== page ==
Despite their smaller size when compared to other types of investor, foundations are frequent investors in the real estate asset class. Of the foundations that invest in real estate, 35% have less than $250 million in assets under management and almost two-thirds have less than $1 billion in assets. 9% of foundations have $5 billion or more in assets under management. An example of a foundation of this size is W.K. Kellogg Foundation, which has total assets of $7 billion and a real estate allocation of 3%. The foundation committed to one private real estate fund during 2010 and will consider making further commitments during 2011 should it identify suitable opportunities.
In terms of the real estate allocation of foundations, 36% have allocations of less than $25 million. Over a half of foundations have an allocation of between $25 million and $249 million, while 13% allocate $250 million or more to the asset class. An example of such an investor is Church Commissioners for England, which has an allocation to real estate of £1.5 billion. The foundation invests in direct and listed real estate, as well as through private real estate funds.
The majority of foundations (80%) are based in North America. Europe is home to 18% of foundations, and 2% are located in Asia and Rest of World, including Hong Kong Jockey Club and the New Zealand-based Eastern & Central Community Trust.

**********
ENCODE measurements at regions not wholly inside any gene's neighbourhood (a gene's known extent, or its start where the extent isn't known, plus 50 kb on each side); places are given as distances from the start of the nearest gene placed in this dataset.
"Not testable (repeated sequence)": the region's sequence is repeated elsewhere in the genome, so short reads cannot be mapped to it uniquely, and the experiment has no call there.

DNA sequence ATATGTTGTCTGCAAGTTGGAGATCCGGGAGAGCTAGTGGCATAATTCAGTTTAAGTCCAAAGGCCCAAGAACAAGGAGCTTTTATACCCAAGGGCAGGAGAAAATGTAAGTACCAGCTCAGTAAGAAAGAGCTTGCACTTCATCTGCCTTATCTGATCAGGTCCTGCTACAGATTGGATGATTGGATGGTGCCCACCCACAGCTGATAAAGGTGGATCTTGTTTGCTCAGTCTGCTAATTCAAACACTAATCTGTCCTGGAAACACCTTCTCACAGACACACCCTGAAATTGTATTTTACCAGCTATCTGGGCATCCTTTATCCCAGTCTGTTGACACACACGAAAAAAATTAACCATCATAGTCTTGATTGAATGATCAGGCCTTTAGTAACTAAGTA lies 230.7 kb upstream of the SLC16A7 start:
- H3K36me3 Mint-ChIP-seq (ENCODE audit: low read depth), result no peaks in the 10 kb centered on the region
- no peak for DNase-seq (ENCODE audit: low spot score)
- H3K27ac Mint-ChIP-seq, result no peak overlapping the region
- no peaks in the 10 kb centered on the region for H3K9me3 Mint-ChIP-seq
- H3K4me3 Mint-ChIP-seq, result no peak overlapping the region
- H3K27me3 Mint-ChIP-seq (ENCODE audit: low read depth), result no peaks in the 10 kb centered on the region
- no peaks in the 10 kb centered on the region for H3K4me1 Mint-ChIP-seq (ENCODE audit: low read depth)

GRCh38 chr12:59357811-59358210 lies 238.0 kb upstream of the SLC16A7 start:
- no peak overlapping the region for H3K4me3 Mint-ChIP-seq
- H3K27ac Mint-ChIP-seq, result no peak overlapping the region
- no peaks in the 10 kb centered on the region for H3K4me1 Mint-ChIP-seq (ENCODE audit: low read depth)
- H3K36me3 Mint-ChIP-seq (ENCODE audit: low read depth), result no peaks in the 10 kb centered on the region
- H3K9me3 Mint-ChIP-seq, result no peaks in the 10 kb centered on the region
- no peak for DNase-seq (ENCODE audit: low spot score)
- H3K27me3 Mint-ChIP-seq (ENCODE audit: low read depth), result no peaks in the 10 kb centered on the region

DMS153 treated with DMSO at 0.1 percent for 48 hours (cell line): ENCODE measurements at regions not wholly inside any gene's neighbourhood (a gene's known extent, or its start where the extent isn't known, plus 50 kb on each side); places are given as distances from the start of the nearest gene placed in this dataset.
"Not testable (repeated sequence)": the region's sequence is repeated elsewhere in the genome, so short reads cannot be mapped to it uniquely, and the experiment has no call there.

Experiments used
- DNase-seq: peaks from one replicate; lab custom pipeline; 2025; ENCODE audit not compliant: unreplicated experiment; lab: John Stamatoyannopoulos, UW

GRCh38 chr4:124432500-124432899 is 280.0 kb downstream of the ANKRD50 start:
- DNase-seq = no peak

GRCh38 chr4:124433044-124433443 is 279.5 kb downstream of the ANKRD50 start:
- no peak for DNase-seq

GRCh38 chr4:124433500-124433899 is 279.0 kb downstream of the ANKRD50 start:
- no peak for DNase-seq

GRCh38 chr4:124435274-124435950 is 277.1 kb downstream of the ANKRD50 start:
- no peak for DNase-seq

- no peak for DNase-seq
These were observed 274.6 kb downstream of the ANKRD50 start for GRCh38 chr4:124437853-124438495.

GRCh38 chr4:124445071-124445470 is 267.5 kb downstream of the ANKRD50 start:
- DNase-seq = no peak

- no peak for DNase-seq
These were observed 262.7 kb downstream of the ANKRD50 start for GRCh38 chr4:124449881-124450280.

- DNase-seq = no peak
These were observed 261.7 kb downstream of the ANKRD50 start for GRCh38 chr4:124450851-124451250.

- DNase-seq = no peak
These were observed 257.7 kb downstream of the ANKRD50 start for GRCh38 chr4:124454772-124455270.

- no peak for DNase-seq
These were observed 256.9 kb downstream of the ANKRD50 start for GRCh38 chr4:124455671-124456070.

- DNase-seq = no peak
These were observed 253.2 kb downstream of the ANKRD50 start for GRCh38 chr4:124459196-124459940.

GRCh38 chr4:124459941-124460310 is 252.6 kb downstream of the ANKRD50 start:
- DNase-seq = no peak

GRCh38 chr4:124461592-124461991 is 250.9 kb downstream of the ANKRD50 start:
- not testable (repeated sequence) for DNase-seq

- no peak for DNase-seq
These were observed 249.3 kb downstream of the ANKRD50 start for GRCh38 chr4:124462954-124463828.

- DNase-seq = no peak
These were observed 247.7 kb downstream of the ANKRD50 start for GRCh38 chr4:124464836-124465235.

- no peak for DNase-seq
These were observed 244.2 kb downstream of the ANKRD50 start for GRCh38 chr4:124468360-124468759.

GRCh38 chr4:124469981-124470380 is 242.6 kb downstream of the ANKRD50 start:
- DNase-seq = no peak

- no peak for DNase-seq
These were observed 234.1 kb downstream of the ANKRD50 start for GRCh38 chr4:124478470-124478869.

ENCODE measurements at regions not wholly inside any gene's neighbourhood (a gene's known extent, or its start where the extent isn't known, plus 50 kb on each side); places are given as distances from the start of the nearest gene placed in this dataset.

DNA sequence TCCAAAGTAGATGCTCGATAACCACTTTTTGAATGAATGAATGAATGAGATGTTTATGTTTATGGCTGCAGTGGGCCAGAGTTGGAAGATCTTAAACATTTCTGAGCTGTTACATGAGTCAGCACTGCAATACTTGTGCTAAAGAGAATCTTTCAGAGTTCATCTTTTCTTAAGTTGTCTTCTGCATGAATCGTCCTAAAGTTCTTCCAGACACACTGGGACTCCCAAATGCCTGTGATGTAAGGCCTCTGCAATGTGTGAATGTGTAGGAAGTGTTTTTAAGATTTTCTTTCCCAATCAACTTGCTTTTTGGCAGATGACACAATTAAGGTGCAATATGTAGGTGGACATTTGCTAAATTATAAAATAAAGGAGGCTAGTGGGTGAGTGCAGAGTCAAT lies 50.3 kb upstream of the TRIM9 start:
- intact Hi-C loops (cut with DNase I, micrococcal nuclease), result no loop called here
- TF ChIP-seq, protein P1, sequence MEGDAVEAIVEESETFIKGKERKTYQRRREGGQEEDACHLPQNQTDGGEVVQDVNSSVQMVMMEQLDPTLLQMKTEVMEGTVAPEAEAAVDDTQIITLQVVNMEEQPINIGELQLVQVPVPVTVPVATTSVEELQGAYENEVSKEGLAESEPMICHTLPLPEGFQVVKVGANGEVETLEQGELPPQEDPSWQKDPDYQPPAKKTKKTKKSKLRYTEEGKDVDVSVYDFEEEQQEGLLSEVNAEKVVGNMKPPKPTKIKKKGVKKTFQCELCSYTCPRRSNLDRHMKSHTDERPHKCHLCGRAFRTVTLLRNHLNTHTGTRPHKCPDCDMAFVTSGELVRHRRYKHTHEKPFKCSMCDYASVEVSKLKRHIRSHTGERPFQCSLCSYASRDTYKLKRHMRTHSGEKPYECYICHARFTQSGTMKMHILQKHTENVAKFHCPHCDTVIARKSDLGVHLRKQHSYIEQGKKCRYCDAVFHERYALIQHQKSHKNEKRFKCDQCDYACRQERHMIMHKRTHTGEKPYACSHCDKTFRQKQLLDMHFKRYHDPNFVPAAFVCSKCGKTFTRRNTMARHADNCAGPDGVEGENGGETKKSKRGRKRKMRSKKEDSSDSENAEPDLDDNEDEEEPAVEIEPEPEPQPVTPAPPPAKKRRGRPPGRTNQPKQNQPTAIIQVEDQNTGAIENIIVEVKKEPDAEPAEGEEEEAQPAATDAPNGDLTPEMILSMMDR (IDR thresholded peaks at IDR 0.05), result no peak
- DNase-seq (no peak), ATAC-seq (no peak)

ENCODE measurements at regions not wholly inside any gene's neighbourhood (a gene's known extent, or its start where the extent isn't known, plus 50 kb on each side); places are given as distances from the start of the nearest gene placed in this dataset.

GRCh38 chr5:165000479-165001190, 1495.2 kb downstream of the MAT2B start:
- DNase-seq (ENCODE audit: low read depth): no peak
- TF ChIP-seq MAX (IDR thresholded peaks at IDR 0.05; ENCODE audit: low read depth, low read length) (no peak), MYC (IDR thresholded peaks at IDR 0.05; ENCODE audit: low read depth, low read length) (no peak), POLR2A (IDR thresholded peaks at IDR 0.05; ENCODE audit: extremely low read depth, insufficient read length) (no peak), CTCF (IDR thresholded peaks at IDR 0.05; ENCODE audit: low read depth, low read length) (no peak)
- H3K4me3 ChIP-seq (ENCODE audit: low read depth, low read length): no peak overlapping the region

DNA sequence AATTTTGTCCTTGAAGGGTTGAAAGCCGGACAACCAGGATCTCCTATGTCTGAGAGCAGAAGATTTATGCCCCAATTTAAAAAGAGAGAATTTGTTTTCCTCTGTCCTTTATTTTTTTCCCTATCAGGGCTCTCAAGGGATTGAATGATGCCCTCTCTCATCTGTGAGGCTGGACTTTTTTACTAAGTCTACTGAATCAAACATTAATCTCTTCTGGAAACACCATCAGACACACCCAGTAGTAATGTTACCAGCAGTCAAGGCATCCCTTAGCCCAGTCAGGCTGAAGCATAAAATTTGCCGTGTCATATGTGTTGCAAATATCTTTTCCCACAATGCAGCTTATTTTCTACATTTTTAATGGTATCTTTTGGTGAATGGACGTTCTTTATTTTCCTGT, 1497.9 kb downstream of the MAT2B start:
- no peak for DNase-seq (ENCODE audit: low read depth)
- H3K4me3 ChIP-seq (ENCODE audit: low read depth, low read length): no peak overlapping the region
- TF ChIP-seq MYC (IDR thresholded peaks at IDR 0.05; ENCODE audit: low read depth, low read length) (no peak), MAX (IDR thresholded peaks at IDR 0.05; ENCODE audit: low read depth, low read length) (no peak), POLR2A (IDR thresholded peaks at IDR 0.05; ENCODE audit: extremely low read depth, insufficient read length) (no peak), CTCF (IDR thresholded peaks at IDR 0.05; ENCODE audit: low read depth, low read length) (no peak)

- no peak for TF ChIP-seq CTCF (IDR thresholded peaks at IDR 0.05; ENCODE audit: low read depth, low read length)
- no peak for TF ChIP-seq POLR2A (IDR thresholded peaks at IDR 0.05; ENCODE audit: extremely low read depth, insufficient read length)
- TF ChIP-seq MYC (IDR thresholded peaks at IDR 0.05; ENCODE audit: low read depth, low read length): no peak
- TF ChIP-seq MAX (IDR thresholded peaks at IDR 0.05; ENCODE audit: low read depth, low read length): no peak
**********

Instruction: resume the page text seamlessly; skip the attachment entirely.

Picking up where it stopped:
Foundations have a particular preference for vehicles with opportunistic, core and value added strategies. Children's Healthcare of Atlanta Foundation is an example of a foundation with a preference for opportunistic private real estate funds. It has a 10% allocation to real estate, which is split equally between REITs and opportunistic private equity real estate vehicles. Debt and distressed strategies are the next most popular with 30% and 28% of foundations having a preference for these investment types respectively. Fund of funds and core-plus are the strategies least favoured by this group of investors.
Also, 91% of foundations use a real estate investment consultant while only 9% rely solely on in-house advice. As mentioned previously, many foundations are relatively small in terms of the amount of assets they manage, and so may not have the internal resources required to undertake fully the necessary investment search and analysis, and thus prefer to outsource some of the workload to an external firm.